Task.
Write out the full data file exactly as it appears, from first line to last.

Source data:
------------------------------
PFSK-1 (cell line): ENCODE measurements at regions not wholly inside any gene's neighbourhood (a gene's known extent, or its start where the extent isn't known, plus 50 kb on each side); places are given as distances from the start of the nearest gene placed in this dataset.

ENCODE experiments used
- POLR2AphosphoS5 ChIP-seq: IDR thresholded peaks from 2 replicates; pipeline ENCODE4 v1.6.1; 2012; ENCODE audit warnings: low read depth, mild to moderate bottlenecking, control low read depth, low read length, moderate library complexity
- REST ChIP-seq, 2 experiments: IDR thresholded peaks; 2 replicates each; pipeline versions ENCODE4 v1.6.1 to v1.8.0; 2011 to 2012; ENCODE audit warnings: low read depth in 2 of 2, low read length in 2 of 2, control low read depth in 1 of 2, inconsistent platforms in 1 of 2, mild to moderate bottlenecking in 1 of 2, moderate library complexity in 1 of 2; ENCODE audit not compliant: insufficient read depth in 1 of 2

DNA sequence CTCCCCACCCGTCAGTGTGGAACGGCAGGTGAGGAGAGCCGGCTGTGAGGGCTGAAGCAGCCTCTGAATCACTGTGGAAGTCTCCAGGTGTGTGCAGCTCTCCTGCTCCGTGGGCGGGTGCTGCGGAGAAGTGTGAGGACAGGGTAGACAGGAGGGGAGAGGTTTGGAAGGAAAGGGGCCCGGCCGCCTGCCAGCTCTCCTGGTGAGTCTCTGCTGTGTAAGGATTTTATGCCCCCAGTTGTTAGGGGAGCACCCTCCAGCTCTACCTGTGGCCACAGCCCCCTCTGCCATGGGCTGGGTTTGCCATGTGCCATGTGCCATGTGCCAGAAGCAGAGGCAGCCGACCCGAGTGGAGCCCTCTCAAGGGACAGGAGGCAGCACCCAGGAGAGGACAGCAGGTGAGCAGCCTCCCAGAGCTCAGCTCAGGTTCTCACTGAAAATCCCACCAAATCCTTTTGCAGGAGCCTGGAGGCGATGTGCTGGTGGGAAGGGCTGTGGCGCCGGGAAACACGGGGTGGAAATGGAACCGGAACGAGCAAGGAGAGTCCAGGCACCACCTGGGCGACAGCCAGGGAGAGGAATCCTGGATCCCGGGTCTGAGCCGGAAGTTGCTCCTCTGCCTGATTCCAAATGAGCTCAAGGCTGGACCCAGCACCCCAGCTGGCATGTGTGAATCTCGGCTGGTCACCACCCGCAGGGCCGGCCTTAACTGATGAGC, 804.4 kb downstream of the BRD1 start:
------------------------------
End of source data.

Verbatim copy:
PFSK-1 (cell line): ENCODE measurements at regions not wholly inside any gene's neighbourhood (a gene's known extent, or its start where the extent isn't known, plus 50 kb on each side); places are given as distances from the start of the nearest gene placed in this dataset.

ENCODE experiments used
- POLR2AphosphoS5 ChIP-seq: IDR thresholded peaks from 2 replicates; pipeline ENCODE4 v1.6.1; 2012; ENCODE audit warnings: low read depth, mild to moderate bottlenecking, control low read depth, low read length, moderate library complexity
- REST ChIP-seq, 2 experiments: IDR thresholded peaks; 2 replicates each; pipeline versions ENCODE4 v1.6.1 to v1.8.0; 2011 to 2012; ENCODE audit warnings: low read depth in 2 of 2, low read length in 2 of 2, control low read depth in 1 of 2, inconsistent platforms in 1 of 2, mild to moderate bottlenecking in 1 of 2, moderate library complexity in 1 of 2; ENCODE audit not compliant: insufficient read depth in 1 of 2

DNA sequence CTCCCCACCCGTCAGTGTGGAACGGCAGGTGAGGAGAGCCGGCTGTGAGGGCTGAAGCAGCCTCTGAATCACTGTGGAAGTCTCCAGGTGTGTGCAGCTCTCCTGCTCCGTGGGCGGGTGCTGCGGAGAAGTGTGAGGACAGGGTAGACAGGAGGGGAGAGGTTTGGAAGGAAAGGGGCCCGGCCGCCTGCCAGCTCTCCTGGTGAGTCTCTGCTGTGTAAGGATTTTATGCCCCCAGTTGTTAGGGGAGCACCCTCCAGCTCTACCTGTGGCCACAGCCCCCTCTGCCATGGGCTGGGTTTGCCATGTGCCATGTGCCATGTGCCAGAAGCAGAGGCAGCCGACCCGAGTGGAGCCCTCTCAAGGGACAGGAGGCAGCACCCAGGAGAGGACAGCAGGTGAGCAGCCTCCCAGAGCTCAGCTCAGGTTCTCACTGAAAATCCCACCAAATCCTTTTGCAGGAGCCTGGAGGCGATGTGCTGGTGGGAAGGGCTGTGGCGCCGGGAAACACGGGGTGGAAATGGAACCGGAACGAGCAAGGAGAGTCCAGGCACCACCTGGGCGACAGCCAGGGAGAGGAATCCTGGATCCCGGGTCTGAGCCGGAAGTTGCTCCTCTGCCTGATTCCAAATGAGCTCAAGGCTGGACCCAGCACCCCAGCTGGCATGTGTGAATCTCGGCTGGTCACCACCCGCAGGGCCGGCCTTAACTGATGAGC, 804.4 kb downstream of the BRD1 start: